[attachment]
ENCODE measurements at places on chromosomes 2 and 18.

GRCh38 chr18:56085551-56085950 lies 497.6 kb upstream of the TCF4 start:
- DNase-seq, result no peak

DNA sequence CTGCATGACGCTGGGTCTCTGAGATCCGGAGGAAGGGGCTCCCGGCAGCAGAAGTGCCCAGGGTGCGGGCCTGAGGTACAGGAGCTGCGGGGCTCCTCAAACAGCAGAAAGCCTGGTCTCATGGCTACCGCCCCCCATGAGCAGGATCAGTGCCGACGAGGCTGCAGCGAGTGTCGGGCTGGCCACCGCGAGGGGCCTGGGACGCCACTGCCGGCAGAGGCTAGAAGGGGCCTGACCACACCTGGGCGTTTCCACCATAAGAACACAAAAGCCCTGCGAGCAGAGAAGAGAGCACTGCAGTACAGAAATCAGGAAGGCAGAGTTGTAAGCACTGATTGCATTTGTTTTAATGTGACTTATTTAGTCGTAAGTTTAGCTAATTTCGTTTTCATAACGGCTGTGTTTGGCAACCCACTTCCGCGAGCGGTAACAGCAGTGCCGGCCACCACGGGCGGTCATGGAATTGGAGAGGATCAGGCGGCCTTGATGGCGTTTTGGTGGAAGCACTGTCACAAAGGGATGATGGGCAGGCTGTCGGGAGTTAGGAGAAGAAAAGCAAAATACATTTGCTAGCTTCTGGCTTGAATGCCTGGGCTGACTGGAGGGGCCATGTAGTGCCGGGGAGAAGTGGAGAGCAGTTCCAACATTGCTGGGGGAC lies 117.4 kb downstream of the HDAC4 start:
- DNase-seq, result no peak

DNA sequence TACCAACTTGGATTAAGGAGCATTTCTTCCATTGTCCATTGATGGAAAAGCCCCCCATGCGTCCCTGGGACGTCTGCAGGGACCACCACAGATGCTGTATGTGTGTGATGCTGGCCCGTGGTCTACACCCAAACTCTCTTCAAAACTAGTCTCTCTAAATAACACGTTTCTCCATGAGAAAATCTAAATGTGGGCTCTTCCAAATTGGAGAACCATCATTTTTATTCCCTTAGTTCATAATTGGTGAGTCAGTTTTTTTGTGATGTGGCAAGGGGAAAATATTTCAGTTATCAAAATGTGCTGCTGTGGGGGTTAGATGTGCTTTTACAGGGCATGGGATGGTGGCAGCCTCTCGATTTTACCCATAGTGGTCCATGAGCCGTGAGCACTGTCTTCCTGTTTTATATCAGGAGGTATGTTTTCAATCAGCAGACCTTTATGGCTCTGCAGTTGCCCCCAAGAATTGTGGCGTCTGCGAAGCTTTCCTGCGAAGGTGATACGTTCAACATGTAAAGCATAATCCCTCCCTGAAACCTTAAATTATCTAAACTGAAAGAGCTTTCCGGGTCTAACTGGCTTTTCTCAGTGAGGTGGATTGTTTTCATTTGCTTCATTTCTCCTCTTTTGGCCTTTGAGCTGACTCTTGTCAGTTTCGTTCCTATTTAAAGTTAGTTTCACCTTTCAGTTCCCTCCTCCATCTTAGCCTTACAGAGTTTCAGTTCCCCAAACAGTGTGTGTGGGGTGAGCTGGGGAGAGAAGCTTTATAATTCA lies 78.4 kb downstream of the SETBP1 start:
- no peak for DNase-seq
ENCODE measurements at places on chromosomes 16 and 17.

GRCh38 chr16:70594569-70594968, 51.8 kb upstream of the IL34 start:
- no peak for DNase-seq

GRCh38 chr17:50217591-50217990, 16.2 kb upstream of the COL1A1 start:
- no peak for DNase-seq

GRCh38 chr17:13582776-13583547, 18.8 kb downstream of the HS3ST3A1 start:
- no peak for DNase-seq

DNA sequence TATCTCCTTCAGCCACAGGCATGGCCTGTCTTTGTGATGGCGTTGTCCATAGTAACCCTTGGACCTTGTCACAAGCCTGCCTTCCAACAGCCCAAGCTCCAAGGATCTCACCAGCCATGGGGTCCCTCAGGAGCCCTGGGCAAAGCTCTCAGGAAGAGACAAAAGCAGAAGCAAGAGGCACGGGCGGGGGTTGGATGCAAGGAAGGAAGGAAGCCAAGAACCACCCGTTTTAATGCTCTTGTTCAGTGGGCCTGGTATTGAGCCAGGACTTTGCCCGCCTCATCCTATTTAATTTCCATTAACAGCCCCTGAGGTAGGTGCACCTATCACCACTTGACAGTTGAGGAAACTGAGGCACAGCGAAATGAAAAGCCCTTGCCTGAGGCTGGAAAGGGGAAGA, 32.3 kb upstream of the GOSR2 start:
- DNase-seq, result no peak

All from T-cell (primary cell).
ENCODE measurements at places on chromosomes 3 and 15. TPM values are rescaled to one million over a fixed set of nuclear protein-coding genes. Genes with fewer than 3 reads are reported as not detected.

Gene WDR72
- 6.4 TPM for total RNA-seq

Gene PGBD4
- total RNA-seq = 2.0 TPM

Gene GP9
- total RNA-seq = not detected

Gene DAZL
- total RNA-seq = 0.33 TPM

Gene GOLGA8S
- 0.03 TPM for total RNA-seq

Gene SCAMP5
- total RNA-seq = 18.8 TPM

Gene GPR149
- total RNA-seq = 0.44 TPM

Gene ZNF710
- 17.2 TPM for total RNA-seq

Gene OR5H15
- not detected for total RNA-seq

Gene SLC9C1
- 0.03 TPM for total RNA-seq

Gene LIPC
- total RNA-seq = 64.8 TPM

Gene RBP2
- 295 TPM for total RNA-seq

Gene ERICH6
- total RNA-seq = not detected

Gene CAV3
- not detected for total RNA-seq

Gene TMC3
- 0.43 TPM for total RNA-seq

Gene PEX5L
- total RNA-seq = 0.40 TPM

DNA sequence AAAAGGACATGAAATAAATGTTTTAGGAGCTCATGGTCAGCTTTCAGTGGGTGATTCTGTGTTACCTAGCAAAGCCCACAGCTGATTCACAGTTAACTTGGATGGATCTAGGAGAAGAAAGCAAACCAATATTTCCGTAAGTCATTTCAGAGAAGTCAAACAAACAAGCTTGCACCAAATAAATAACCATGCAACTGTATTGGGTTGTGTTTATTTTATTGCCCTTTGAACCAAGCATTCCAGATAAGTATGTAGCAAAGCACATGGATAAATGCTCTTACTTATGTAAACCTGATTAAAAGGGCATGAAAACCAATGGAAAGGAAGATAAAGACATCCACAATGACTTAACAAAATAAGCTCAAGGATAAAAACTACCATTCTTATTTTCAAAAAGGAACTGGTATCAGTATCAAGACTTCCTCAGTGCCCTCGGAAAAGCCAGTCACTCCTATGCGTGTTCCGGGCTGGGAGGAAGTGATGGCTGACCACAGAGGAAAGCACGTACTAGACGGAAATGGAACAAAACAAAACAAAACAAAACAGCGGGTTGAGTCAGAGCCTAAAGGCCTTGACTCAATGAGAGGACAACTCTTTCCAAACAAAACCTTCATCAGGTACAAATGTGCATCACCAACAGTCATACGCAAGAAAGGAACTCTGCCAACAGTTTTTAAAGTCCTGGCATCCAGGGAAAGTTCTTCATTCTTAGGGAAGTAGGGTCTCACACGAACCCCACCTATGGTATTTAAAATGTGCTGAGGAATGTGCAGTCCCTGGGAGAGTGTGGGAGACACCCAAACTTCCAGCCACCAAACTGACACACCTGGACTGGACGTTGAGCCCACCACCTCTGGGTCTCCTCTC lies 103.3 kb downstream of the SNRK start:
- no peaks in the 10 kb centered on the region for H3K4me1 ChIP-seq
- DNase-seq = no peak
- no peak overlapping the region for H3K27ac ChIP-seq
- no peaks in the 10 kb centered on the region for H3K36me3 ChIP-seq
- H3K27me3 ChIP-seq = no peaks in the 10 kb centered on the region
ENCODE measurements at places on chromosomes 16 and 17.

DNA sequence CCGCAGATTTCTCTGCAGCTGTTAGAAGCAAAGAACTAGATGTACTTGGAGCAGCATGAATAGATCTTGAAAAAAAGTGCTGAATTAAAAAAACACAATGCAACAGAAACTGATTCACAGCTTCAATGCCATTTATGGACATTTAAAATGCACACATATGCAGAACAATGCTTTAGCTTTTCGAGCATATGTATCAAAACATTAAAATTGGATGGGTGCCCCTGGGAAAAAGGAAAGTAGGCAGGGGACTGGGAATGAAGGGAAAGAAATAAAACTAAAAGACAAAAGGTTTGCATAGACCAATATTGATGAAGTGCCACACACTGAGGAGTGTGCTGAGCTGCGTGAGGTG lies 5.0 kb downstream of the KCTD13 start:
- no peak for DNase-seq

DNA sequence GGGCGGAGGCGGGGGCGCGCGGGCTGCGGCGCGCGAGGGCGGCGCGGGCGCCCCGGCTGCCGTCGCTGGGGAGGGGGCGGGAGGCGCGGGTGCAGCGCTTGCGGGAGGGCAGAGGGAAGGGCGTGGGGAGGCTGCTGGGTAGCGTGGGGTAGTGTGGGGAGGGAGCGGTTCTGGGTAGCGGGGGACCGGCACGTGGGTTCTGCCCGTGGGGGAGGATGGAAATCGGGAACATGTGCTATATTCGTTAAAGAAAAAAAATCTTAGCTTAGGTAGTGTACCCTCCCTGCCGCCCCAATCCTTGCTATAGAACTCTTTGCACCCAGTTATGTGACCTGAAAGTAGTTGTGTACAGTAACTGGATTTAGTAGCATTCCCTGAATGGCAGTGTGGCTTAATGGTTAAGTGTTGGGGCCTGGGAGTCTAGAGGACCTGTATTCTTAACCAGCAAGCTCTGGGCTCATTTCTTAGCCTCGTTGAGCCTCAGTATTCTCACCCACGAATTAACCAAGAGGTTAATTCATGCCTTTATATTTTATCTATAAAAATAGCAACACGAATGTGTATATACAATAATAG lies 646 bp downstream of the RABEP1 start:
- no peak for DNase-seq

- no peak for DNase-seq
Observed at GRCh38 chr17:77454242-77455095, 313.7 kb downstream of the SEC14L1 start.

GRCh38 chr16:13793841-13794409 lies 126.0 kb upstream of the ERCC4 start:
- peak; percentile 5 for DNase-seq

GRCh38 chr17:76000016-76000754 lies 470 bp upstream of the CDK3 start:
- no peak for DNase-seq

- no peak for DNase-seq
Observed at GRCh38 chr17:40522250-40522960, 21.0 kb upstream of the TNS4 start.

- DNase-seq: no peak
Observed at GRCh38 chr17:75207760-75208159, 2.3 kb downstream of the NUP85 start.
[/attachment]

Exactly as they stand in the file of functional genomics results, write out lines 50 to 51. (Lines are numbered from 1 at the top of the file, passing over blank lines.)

- total RNA-seq = 0.40 TPM

DNA sequence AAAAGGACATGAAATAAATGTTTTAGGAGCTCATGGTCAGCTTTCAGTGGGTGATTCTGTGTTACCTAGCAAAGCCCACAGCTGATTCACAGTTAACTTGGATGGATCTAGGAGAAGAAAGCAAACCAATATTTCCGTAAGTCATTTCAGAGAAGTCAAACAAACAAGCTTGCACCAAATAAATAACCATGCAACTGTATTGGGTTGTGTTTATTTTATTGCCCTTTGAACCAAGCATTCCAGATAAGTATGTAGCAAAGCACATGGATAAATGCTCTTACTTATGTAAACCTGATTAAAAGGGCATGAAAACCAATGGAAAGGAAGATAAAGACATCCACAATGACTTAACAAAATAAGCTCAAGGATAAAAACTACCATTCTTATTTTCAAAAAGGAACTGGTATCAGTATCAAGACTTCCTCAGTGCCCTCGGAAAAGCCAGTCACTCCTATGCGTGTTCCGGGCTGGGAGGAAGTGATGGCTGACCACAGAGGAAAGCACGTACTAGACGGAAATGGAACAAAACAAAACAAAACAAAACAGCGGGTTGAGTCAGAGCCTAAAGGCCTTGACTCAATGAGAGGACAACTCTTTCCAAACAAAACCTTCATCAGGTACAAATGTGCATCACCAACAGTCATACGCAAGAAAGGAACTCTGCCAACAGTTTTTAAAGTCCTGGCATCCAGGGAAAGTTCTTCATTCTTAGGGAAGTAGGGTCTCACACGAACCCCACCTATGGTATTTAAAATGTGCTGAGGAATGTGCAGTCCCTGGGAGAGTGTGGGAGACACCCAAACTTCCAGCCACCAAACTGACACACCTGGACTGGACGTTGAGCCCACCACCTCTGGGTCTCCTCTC lies 103.3 kb downstream of the SNRK start: